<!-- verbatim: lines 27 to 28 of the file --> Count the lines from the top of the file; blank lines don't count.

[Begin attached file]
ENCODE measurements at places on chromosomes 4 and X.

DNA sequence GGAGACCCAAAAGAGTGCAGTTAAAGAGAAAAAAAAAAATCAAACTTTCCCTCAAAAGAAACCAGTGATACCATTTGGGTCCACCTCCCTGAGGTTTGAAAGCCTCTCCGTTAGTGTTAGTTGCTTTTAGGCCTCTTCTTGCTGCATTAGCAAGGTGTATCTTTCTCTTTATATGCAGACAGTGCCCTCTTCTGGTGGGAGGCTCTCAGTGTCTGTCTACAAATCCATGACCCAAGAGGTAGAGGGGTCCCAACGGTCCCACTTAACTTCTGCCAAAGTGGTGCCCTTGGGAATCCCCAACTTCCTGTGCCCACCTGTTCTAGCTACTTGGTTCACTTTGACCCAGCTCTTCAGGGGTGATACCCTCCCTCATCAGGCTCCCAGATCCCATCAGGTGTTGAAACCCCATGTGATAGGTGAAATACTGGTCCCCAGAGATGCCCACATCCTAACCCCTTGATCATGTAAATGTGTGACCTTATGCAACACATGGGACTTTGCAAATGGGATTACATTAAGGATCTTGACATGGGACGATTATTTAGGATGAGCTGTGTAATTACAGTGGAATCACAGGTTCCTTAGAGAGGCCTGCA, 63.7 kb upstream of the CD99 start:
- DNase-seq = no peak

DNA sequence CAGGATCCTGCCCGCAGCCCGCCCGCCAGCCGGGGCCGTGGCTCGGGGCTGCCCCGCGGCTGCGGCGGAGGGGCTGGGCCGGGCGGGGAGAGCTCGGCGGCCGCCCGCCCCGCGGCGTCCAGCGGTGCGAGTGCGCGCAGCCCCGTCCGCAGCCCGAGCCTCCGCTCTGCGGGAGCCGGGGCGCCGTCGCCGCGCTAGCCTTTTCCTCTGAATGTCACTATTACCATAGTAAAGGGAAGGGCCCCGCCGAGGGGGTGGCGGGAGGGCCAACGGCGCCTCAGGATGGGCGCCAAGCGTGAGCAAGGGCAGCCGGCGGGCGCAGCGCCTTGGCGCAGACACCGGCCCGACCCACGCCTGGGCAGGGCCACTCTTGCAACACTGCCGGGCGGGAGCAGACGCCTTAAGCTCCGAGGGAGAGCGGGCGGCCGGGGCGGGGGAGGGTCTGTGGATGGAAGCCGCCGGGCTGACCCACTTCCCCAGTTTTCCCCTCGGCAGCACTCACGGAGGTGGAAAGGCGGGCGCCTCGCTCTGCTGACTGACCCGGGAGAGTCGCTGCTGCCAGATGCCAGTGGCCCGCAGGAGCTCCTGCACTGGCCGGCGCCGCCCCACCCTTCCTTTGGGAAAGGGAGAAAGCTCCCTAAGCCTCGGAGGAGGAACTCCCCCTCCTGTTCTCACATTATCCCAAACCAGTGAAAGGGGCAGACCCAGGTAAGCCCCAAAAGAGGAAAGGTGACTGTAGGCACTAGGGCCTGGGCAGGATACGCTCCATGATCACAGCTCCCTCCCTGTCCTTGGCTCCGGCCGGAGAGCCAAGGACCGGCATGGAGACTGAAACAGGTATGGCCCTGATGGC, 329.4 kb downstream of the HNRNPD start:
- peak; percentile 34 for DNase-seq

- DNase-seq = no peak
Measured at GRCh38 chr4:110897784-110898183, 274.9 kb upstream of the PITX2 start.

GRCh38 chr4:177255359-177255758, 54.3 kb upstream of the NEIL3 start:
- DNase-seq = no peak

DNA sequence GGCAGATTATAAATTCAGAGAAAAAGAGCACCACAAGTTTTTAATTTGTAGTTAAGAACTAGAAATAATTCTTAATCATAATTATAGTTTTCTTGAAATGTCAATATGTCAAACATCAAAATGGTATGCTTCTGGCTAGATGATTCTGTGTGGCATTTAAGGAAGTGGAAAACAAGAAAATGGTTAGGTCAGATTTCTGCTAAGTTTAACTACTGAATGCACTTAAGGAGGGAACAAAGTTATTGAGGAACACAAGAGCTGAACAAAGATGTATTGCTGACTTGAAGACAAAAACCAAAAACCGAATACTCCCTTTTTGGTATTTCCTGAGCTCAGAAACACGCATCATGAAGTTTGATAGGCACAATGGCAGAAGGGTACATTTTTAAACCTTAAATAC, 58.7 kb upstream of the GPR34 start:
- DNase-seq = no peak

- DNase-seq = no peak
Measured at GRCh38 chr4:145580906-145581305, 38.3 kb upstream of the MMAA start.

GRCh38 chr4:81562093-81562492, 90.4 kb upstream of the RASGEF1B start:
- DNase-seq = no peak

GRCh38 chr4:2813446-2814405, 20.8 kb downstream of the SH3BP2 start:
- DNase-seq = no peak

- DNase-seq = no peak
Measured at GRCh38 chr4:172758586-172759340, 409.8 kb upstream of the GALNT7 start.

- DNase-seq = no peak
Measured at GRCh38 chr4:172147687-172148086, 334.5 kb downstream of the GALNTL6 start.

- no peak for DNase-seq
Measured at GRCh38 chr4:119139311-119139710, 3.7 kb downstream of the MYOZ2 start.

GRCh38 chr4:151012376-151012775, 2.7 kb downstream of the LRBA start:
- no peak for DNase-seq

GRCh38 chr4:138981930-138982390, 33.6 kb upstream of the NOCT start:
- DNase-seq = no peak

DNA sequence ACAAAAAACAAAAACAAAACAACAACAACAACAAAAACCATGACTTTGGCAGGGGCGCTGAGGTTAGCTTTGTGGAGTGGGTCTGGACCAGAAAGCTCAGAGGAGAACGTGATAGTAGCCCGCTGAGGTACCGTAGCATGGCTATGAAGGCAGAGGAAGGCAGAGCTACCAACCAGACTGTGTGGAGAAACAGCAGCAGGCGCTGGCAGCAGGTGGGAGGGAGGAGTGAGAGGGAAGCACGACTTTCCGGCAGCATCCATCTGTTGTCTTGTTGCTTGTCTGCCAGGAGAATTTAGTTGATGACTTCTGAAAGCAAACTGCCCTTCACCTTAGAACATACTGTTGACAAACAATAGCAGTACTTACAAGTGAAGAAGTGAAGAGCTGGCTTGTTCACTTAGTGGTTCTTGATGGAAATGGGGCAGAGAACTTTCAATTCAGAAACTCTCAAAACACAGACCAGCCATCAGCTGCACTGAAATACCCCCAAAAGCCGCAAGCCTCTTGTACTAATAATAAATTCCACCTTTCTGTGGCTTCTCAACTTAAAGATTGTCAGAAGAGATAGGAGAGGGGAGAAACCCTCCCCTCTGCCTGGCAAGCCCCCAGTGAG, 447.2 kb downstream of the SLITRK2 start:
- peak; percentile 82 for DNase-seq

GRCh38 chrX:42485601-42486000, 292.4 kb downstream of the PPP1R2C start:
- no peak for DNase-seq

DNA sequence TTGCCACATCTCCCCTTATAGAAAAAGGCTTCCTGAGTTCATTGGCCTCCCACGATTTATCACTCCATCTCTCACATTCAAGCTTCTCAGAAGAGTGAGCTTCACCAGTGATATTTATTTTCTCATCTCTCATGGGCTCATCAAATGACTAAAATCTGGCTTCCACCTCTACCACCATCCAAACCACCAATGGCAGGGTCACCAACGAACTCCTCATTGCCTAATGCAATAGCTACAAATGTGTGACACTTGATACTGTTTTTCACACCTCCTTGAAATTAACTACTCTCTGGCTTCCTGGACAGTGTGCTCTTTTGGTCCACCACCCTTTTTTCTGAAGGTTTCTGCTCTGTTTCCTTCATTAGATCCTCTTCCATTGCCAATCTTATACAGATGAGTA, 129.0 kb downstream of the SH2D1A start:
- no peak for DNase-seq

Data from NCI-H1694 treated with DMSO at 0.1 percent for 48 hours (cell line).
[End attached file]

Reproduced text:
- DNase-seq = no peak

DNA sequence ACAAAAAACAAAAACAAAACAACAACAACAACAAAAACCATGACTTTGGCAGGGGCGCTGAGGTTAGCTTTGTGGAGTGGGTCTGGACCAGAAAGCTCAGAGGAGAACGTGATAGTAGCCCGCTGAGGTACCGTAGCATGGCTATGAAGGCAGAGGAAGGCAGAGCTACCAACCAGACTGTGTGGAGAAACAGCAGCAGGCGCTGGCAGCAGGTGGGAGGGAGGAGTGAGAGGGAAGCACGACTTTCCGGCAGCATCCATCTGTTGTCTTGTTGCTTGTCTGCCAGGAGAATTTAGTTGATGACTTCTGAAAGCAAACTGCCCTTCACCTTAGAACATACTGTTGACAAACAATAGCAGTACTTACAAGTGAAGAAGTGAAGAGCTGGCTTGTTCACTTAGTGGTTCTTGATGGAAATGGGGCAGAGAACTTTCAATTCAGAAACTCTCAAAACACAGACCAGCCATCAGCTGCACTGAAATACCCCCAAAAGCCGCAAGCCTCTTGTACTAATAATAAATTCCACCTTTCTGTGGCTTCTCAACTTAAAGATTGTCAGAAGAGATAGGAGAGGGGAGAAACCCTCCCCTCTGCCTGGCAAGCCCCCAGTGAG, 447.2 kb downstream of the SLITRK2 start: